The winter that barely was is now the spring of strange.
Warm temperatures will mean more of some bugs, less of others.
Plants are leafing a month or more ahead of schedule. Flowers and pollinators may be out of sync.
The monarchs are early, and the mosquitoes will have time to get in an extra generation or two.
Experts don’t know exactly how all of this will shake out, only that things are weird.
“Right now, a whole lot of things are out of whack,” said Orley “Chip” Taylor, professor of ecology and evolutionary biology at the University of Kansas. “There hasn’t been a March like this since records were kept in the 1880s, so we’re dealing with an unprecedented set of conditions here,” Taylor said. “We can’t really project forward because we don’t have the experience.”
Insects don’t have an internal heat source like mammals do, so they are profoundly affected by external temperatures. Many species that normally experience a large die-off during winter survived this one. But others that benefit from a protective snow cover, like bumblebees, may not have fared so well. There are always trade-offs in nature, and experts say consequences are not immediately clear.
“It gets to be pretty complex, there are so many factors at play,” said Rob Lawrence, forest entomologist for the Missouri Department of Conservation.
Insects that produce more than one generation a season got an early start this year and have more time to procreate.
“We will have an explosive season for mosquitoes,” predicted Caroline Chaboo, an assistant professor of ecology and evolutionary biology at KU. “There will be many more chiggers and mites for people who are hiking outdoors.”
It could also mean more aphids in backyard vegetable gardens. There will probably be more ticks and flies than usual this spring and summer. But an abundance of spiders could keep some insect populations in check.
Lawrence said he is seeing higher-than-normal numbers of tent caterpillars — the ones that form silky masses in the forks of fruit trees — but they are relatively harmless. They overwinter exposed to the elements as eggs attached to branches, so more of them survived this past winter.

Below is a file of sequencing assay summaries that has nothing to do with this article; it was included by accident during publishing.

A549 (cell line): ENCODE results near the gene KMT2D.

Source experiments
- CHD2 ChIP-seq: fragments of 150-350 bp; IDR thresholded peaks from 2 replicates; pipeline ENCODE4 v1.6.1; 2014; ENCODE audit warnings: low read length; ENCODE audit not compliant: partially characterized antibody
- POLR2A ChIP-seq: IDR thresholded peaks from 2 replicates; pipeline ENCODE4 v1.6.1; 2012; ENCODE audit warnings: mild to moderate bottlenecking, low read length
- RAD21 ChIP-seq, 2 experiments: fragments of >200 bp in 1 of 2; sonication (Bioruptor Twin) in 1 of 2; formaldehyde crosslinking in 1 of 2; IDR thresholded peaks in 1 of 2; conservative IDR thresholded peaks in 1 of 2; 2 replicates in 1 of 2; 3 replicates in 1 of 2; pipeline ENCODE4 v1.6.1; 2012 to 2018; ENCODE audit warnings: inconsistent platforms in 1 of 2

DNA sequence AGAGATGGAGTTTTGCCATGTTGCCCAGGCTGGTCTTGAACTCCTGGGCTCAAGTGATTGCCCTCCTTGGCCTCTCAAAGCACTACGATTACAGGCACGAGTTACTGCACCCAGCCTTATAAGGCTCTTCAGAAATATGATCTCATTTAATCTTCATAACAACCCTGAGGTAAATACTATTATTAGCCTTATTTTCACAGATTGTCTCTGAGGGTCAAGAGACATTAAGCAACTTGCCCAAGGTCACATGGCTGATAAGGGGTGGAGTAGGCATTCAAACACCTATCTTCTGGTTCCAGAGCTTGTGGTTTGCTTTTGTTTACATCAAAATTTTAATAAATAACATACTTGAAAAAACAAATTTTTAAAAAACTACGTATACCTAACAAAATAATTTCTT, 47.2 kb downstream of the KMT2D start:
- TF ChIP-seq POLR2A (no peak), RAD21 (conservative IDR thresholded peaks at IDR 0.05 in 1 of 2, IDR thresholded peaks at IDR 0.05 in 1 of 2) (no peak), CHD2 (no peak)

At Powell Gardens, 26 different species of butterfly had been sighted as of April 1, as opposed to maybe 10 species in a normal year, said Alan Branhagen, director of horticulture.
He also noticed grasshopper nymphs all winter long, a phenomenon he termed bizarre.
An increase in foilage-eating insects could have a damaging effect on trees budding earlier than usual — and before the Baltimore orioles, eastern kingbirds and great crested flycatchers pass through.
“Normally, there are tons of migrating birds to eat all those bugs up,” Branhagen said.
He is also keeping an eye on another creature that he would just as soon not have migrating north: fire ants. They are an invasive species that can live in lawns and sting like crazy. Cold is the limiting factor in their progress, so the mild winter may have thrown out a welcome mat.
“They’re in Oklahoma and Arkansas, which is getting dangerously close,” Branhagen said. “It wouldn’t surprise me if they show up in southern Missouri and Kansas soon.”
Other itinerant creatures are more welcome.
There were nine reported sightings of monarch butterflies in Kansas last month — three weeks ahead of schedule. Taylor, who is also director of the Monarch Watch program, said there has never been a March sighting in Kansas before. They are also being sighted well ahead of schedule in Missouri.
Just about all the peculiarities of this season can be linked to the unusually warm winter.
“It wasn’t a winter,” corrected Taylor, “it was just one long November.”
A hard April freeze, like the one we had in 2007, could put a halt to all of this. But that could be disastrous for gardens and crops and is increasingly unlikely.
Still, the rest of April looks to be a mix of above and below “normal” temperatures.
“That’s really a good thing for all of us who are carefully watching things happen in the garden,” Taylor said. “We need things to slow down.”